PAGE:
Chop Wood, Carry Water, but by Hand or Machine?

Before enlightenment, chop wood, carry water; after enlightenment, chop wood, carry water.

This is well-worn Zen saying. The gist of it is that just because you’ve become enlightened doesn’t change what you do. I like chopping wood, so let’s get my bias out of the way right up front. Let’s compare the splitting of a cord of wood by hand and machine.

If I split a cord of wood, it takes me approximately four hours. If we value my time at $15 per hour, that’s a cost of $60. A splitting maul can be gotten for as cheap as $25, but the bottom of the reasonably priced quality splitting axes is closer to $50 (I’ve been using a Fiskars). What I not-so-secretly covet is a Gränsfors Bruk splitting ax, which rings out at about $150. Any of these axes would split tons of wood before needing replacement. I’ve broken the cheaper splitting mauls, but not higher quality axes. This is a long way to say that if you’re splitting lots of wood, the cost of the ax is incidental, but the more expensive ones split more cleanly if kept sharp.

According to Scott at Dobbelare, it takes a worker three hours to get through a cord of wood using a hydraulic splitter. The splitter costs between $1200 and $1800. The professional ones run on gas and would take about a gallon to split a cord. I’ve also seen cheaper electric splitters, but if we’re talking about a significant amount of wood, we should probably go professional grade all around.

How many cords of wood would I need to split to make up for the cost of a hydraulic log splitter? I’ll use the value of the good ax and the lower-end professional-grade splitter. The following equations will give us the per-cord cost, but note the 1000 cords per tool is an estimate that varies wildly by individual use:

By hand: 4 hr/cord × $15/hr + $50/1000 cords = $60.05/cord
By splitter: 3 hr/cord × $15/hr + $3 (gas) + $1200/1000 cords = $49.20/cord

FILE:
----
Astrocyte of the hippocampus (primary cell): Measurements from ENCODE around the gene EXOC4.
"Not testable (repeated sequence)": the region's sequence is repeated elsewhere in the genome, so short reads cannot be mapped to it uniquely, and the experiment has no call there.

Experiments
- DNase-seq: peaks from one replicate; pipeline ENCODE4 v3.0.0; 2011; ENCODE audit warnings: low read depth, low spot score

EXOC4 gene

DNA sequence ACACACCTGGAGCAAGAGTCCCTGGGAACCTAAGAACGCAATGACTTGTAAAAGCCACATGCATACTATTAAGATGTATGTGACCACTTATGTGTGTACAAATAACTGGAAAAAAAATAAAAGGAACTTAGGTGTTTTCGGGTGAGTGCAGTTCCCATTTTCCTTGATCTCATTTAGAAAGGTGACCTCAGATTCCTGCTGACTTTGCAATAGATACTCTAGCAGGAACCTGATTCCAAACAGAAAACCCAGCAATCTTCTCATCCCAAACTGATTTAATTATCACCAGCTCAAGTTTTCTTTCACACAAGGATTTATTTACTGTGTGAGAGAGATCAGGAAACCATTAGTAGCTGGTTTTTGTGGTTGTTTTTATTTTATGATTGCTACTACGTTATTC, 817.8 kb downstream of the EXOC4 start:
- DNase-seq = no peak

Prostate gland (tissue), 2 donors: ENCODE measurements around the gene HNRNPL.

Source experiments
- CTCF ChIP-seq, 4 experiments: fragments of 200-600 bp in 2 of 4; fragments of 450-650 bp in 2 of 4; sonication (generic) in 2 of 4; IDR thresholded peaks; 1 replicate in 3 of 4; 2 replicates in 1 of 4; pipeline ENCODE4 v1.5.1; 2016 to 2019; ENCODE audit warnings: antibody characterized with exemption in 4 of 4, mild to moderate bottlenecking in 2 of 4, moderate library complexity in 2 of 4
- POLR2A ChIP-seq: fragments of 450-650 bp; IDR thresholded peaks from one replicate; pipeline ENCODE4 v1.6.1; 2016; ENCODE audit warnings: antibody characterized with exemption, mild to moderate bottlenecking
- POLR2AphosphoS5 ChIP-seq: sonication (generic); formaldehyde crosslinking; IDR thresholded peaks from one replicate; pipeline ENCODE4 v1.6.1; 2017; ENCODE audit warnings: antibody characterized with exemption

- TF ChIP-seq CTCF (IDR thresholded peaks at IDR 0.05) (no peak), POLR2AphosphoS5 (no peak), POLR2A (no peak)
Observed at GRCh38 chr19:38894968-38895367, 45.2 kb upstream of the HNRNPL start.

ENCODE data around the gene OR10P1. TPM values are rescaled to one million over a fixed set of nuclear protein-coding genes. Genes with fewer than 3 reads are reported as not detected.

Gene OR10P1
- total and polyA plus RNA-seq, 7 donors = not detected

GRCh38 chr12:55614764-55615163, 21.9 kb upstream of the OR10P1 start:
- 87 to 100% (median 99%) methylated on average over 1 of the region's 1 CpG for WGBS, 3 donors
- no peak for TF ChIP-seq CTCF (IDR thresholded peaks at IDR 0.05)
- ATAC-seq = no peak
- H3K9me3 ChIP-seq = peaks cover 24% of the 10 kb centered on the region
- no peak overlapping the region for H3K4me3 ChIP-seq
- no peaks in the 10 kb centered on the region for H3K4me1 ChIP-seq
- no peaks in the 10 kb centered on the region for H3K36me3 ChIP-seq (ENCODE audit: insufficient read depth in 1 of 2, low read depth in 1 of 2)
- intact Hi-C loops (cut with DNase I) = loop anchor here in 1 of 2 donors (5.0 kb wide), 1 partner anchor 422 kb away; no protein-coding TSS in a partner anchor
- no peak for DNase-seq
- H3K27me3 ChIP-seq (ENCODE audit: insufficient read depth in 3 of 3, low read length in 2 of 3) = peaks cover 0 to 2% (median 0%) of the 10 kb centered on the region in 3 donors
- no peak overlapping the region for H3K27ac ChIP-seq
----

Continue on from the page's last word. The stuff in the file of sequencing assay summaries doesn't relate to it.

But this is over the life of the tool, so how many cords would have to be split before the wood splitter, with greater up-front costs, would be worth it?

X(4 hr × $15) + $50 = X(3 hr × $15 + $3 gas) + $1200 → X = 95.8 cords
Where X = number of cords

So, unless you’re splitting almost 96 cords of wood, you’re better off with hand-splitting wood. The equation would vary, depending on the price of the tools. If we went with cheap-o versions, say a $25 maul and $600 splitter, it would be more like 48 cords to break even. On the other hand, if we got a $1800 machine and $150 ax, you’d have to split more than 137.5 cords to justify the cost.

Also, this doesn’t take into account the maintenance or transportation of the tools: an ax needs a file and can be hand carried, but a hydraulic splitter needs tools for maintaining a gas engine and hydraulic press and a truck or tractor to pull the 600-lb machine.

If you are going in with your neighbors to buy a splitter and the machine is being used often and for splitting wood for many people throughout the year, it might be worth the investment, but otherwise, just enjoy the physical activity: splitting wood warms you up twice, once when you split the wood and another time when you burn it.

And a final note, it is worth mentioning that people with physical limitations will have an easier time with a mechanical splitter. I would make the argument, though, that perhaps this individual could provide another service in exchange for someone else splitting their wood, you know, flexing that social safety net that we should foster in our communities.

Keep an eye out for the plans for a wind-driven wood splitter based on this simple machine, coming soon.


Leave a Reply